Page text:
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Wearable Technology Insights
Posted on August 19, 2016 by  & 

Customized functional devices attached directly on skin

Everyday devices have become small enough to be embedded into fabrics, work as accessories or be attached directly to the user's body on skin. Particularly epidermal electronics are promising as they are always available and expand the sensing modalities of current mobile and wearable devices by sitting directly on the skin which facilitates direct access to users' biomedical signals.
However the manufacturing of epidermal electronics is expensive and requires materials and fabrication processes that are limited to the medical domain and materials sciences. Researchers have sought to expand such on-skin devices from medical purposes to every day user interaction.
Microsoft Research and MIT have joined to created DuoSkin. DuoSkin is a fabrication process that enables anyone to create customized functional devices that can be attached directly on their skin. Using gold metal leaf, a material that is cheap, skin-friendly, and robust for everyday wear, researchers have demonstrated three types of on-skin interfaces: sensing touch input, displaying output, and wireless communication. DuoSkin draws from the aesthetics found in metallic jewelry-like temporary tattoos to create on-skin devices which resemble jewelry. DuoSkin devices enable users to control their mobile devices, display information, and store information on their skin while serving as a statement of personal style. The team believes that in the future, on-skin electronics will no longer be black-boxed and mystified; instead, they will converge towards the user friendliness, extensibility, and aesthetics of body decorations, forming a DuoSkin integrated to the extent that it has seemingly disappeared.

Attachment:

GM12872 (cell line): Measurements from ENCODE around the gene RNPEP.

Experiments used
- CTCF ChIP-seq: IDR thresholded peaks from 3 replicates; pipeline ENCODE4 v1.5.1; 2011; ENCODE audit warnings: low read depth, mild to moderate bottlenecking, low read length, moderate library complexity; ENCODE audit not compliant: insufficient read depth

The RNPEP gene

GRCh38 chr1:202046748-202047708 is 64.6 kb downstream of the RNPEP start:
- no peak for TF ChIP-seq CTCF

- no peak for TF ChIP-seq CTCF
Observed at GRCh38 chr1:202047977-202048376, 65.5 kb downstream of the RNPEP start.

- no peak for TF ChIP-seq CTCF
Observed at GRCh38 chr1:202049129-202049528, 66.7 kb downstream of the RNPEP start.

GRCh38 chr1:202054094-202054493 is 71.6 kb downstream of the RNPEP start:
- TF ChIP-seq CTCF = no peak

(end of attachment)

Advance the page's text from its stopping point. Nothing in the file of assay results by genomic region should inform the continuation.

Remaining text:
DuoSkin's three-step workflow. Step 1: (a) Sketching skin circuitry with graphic design software. Step 2: (b) Fabrication, which includes (c) creating stencils of the circuitry, (d) applying gold leaf as the conductive material, and (e) mounting electronics. Step 3: (f) After completing the circuitry, apply the DuoSkin device to the user's skin through water-transfer.
Using DuoSkin, the team created on-skin input elements that resemble traditional user interfaces, such as buttons, sliders, and 2D trackpads.The 2D touchpad uses row-column scanning in a two-layer construction that isolates horizontal traces from vertical traces. They fabricated the two layers separately and then applied and overlaid them onto skin.
DuoSkin brings soft displays onto the skin, enabled through the ink-like qualities of thermochromic pigments. These displays have two different states and color change is triggered when heated beyond body temperature. Displays can also be separated into designated parts. To activate color changes on their displays, the researchers fabricate resistive heating elements underneath the thermochromic layer.
To exchange data across on-skin interfaces, communication needs to be wireless. DuoSkin devices communicate using NFC, whose tags comprise a chip that connects to a coil. This coil is fabricated using gold leaf, customized to various shapes and sizes.
Source and top image: MIT Media Lab
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